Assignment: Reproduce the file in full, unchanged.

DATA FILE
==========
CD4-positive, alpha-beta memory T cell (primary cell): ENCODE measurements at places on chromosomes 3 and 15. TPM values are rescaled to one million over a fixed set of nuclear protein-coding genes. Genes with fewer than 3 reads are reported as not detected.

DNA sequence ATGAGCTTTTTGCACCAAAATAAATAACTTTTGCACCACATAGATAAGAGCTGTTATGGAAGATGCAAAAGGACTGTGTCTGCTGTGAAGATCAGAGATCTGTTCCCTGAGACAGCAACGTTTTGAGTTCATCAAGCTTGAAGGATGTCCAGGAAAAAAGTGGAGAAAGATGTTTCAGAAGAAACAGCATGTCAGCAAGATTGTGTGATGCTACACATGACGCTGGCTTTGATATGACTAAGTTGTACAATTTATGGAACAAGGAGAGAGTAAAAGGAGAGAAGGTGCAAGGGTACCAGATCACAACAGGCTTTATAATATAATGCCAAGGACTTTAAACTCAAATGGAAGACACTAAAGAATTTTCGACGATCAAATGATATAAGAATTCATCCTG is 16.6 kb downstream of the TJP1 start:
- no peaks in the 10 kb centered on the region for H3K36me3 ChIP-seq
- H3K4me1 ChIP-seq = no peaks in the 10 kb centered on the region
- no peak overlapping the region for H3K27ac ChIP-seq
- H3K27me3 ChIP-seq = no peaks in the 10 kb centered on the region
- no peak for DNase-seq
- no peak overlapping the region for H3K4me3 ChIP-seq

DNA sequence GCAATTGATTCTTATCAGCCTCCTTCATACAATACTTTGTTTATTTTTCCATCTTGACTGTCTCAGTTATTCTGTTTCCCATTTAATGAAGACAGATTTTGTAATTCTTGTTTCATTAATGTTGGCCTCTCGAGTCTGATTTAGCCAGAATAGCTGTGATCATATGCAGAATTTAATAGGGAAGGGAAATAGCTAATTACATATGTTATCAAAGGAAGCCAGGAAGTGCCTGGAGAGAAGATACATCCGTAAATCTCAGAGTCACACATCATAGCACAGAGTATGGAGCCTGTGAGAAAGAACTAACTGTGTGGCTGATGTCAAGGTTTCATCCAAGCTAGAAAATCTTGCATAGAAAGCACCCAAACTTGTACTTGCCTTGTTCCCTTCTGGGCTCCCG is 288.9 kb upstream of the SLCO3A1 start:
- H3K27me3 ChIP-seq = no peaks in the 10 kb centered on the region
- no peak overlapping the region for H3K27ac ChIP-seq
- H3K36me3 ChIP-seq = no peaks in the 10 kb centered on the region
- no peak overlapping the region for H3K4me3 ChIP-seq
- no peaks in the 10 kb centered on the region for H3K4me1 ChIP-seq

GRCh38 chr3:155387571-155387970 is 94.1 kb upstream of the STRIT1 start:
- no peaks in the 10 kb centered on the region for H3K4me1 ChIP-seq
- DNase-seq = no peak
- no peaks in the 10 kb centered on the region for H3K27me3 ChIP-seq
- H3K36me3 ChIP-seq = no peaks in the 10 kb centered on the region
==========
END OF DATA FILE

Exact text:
CD4-positive, alpha-beta memory T cell (primary cell): ENCODE measurements at places on chromosomes 3 and 15. TPM values are rescaled to one million over a fixed set of nuclear protein-coding genes. Genes with fewer than 3 reads are reported as not detected.

DNA sequence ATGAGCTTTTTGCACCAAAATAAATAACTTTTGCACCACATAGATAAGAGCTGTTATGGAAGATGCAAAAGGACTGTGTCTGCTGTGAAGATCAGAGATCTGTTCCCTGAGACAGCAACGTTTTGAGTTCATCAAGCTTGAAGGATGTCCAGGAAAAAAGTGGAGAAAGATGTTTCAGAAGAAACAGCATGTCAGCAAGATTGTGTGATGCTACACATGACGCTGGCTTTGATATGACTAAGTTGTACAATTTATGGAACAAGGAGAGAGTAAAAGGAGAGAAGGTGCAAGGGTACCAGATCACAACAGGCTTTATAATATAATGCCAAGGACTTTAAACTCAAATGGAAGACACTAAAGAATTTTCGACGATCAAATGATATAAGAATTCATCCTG is 16.6 kb downstream of the TJP1 start:
- no peaks in the 10 kb centered on the region for H3K36me3 ChIP-seq
- H3K4me1 ChIP-seq = no peaks in the 10 kb centered on the region
- no peak overlapping the region for H3K27ac ChIP-seq
- H3K27me3 ChIP-seq = no peaks in the 10 kb centered on the region
- no peak for DNase-seq
- no peak overlapping the region for H3K4me3 ChIP-seq

DNA sequence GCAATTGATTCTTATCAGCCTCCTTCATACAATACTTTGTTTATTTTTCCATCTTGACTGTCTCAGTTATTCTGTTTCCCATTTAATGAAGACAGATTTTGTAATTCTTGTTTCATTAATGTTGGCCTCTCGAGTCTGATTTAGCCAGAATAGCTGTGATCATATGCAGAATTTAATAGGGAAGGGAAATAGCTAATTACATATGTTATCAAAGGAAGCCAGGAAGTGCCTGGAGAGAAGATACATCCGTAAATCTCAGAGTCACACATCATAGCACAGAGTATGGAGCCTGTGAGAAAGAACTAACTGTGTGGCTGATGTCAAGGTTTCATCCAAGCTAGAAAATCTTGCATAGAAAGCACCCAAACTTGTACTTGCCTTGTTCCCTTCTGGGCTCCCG is 288.9 kb upstream of the SLCO3A1 start:
- H3K27me3 ChIP-seq = no peaks in the 10 kb centered on the region
- no peak overlapping the region for H3K27ac ChIP-seq
- H3K36me3 ChIP-seq = no peaks in the 10 kb centered on the region
- no peak overlapping the region for H3K4me3 ChIP-seq
- no peaks in the 10 kb centered on the region for H3K4me1 ChIP-seq

GRCh38 chr3:155387571-155387970 is 94.1 kb upstream of the STRIT1 start:
- no peaks in the 10 kb centered on the region for H3K4me1 ChIP-seq
- DNase-seq = no peak
- no peaks in the 10 kb centered on the region for H3K27me3 ChIP-seq
- H3K36me3 ChIP-seq = no peaks in the 10 kb centered on the region